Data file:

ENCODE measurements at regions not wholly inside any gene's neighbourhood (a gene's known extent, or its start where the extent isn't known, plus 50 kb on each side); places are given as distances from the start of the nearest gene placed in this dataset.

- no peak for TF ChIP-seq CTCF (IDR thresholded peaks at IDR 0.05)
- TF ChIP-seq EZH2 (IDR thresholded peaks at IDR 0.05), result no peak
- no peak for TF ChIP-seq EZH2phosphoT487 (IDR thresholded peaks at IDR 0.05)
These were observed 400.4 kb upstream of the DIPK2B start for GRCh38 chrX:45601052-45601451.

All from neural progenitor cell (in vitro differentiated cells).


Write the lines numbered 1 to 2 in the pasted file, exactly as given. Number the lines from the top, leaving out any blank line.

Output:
ENCODE measurements at regions not wholly inside any gene's neighbourhood (a gene's known extent, or its start where the extent isn't known, plus 50 kb on each side); places are given as distances from the start of the nearest gene placed in this dataset.

- no peak for TF ChIP-seq CTCF (IDR thresholded peaks at IDR 0.05)